What Does a Sports Medicine Doctor Do? - Video
A Sports Medicine Doctor, sports doctor or sports medicine physician, specializes in treating and diagnosing injuries commonly associated with athletics. These medical doctors work primarily with athletes in an athletic setting, but may also work in clinics, hospitals and other medical facilities.
A Sports Medicine Doctor specializes in prevention, diagnostics and treatment of injuries commonly associated with athletics. It is typical for these medical doctors to work primarily with athletes, but they can also be found working in areas of pediatrics, geriatrics, internal medicine or family practice. Doctors who specialize in sports medicine usually take an additional 1 - 2 years of training in sports medicine or rehabilitation and physical medicine. It is common for these physicians to work specifically with joints and muscle movement. However, they can also specialize in lung and cardiac care.
When working with professional athletes or teams, a Sports Medicine Doctor's daily routine may include everything from maintaining the health of coaches and players to helping rehabilitate injured players. Sports Medicine Doctors will attend practices and games when assigned to specific teams. They act as the doctor on duty for any type of injury or other health-related problem that may occur during practice or games. Daily duties may also include routine weight checks, evaluation of joints, muscles and bones, and updating of an athlete's medical record.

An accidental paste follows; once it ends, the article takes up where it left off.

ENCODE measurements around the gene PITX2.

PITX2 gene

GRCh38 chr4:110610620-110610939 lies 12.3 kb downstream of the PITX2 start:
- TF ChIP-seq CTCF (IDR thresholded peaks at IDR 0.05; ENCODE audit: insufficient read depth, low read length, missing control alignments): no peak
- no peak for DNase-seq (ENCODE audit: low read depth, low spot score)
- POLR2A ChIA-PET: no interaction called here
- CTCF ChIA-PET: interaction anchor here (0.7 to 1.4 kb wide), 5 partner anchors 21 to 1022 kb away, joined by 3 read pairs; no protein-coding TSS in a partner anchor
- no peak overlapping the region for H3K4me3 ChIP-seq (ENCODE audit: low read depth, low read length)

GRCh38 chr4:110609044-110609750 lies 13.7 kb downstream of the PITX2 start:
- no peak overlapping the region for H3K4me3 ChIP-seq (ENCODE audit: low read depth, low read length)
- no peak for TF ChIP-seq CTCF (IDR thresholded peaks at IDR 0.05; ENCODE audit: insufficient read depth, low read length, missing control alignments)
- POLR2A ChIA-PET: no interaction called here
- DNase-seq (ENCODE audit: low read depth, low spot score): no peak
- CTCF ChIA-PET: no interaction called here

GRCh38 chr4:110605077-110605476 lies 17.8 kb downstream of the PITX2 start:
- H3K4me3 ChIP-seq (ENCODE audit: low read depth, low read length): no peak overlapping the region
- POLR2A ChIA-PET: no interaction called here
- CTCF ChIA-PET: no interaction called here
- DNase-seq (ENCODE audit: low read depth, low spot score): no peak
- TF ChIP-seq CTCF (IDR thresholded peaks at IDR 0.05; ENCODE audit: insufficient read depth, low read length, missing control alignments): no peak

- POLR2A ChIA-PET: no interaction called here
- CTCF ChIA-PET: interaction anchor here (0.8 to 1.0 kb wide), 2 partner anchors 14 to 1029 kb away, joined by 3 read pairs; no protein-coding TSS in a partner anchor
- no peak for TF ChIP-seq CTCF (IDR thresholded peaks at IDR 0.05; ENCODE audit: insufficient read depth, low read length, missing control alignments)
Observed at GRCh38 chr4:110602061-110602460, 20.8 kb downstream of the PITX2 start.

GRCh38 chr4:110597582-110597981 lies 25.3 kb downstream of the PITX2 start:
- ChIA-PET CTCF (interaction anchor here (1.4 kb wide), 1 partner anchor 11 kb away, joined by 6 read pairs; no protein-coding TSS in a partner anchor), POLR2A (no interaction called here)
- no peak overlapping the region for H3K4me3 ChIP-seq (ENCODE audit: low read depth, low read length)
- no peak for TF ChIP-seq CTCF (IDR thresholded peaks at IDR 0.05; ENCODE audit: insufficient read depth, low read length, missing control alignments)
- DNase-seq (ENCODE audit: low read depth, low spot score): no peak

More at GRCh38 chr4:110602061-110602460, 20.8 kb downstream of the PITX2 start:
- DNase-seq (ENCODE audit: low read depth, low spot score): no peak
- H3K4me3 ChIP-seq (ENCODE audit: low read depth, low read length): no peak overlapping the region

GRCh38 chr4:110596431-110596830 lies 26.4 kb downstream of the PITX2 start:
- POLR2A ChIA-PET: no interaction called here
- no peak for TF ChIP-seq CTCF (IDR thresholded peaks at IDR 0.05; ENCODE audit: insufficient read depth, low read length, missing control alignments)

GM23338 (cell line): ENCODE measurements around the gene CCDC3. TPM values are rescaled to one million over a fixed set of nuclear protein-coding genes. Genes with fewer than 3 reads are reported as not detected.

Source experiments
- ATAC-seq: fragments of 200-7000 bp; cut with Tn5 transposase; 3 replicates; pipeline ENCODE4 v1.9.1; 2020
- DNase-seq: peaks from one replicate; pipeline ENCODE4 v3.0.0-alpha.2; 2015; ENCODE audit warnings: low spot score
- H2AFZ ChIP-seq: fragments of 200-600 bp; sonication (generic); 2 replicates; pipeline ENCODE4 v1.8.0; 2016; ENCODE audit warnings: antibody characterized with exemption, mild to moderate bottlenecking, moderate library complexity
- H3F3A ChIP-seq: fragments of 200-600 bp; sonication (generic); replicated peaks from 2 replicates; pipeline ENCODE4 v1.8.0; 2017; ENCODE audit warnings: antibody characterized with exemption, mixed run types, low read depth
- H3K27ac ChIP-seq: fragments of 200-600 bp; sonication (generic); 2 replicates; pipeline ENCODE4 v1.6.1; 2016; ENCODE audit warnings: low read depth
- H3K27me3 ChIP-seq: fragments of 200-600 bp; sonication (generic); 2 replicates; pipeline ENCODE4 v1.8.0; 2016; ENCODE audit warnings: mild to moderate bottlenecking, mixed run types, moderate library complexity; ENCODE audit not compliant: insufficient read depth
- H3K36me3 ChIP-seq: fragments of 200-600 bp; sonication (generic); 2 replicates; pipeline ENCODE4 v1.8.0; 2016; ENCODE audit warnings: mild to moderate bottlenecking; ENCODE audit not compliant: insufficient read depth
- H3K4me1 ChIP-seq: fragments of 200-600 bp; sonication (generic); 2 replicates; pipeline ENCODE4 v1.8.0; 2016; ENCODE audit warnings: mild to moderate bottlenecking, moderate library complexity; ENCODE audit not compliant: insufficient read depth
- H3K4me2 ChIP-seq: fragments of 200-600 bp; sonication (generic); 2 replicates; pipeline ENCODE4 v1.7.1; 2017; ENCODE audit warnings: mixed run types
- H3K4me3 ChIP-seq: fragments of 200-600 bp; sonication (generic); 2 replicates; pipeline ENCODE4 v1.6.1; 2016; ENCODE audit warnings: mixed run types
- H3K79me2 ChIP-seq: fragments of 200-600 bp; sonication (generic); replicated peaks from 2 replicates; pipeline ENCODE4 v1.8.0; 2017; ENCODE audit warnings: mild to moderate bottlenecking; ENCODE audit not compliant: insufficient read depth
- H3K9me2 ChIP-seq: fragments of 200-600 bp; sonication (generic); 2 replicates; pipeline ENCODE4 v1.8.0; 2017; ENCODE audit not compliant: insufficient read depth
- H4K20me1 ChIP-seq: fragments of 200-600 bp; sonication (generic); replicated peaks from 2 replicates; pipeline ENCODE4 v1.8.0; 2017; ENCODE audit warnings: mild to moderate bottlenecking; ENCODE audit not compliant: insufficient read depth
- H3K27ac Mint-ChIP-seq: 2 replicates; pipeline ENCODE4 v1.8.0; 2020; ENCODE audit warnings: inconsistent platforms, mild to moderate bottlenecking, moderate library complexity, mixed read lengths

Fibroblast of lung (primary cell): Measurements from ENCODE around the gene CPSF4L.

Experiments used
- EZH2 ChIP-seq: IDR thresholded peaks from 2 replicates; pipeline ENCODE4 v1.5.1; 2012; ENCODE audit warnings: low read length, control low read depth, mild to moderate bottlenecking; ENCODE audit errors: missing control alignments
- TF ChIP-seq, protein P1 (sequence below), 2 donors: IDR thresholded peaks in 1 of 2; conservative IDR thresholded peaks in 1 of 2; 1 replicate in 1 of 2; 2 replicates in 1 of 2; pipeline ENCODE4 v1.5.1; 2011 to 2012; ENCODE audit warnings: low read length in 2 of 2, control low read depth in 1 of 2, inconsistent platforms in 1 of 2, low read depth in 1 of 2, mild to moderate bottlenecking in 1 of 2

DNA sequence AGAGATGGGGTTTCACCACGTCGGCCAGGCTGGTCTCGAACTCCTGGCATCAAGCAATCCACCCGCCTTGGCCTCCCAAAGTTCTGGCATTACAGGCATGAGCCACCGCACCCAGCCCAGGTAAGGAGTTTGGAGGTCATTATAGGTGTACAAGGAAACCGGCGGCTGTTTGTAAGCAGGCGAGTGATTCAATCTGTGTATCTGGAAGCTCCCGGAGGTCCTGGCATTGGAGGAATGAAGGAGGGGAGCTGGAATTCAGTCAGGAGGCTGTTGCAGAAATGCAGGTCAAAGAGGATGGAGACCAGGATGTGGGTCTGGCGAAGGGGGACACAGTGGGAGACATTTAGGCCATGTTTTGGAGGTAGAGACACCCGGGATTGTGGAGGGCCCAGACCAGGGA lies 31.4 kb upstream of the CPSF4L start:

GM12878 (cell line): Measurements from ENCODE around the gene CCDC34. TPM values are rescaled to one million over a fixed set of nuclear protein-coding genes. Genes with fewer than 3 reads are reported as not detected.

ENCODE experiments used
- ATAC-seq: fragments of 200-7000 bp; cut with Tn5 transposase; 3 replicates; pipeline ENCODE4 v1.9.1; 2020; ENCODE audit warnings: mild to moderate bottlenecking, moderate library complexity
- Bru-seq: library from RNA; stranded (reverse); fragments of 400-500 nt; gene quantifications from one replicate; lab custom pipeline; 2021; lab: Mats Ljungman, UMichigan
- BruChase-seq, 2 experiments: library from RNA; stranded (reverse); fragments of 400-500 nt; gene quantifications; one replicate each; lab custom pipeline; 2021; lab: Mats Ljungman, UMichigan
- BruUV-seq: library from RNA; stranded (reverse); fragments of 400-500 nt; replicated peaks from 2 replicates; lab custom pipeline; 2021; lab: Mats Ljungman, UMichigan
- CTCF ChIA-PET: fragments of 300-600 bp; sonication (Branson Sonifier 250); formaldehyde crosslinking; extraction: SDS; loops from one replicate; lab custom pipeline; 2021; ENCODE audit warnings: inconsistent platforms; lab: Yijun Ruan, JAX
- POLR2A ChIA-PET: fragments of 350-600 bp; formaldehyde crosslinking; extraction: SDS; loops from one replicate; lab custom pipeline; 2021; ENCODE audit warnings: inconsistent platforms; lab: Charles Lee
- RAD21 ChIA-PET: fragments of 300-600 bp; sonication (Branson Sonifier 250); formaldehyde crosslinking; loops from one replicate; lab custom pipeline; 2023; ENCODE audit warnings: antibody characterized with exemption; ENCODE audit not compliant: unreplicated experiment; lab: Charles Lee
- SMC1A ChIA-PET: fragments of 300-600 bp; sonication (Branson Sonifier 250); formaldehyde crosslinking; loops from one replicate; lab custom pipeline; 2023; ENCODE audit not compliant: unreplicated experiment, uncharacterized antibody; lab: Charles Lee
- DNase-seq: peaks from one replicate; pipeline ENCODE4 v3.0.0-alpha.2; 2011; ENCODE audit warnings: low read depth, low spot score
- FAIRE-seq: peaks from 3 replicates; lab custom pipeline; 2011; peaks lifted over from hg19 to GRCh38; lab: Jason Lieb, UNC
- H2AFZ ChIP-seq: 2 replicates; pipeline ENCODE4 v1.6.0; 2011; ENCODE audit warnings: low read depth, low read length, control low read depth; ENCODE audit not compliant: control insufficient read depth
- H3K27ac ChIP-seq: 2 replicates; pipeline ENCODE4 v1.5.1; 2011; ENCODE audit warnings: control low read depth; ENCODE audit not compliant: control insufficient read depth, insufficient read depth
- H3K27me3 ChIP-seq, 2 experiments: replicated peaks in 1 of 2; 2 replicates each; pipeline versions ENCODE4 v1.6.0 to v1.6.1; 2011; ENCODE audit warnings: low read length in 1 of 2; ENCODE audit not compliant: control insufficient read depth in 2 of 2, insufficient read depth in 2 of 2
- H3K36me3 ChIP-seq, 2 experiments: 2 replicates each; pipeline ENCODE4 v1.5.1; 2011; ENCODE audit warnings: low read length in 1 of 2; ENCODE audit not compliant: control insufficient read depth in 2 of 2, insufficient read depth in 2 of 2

When working in medical office settings, daily duties may be more routine. Sports Medicine Doctors will see patients throughout the day on a schedule. Tasks may include anything from routine medical exams and evaluations to rehabilitation, bone setting or injury maintenance.
Sports Medicine Doctors can work for colleges and universities, professional sports teams, private practices or hospitals and clinics. These physicians may also work on staff for a non-profit or government organization. A Sports Medicine Doctor will work in conjunction with other professionals, such as physical therapists, nutritionists, sports psychologists and nurses. They can be found working on-site such as a playing field or locker room, or in a more standard office setting such as a rehabilitation clinic.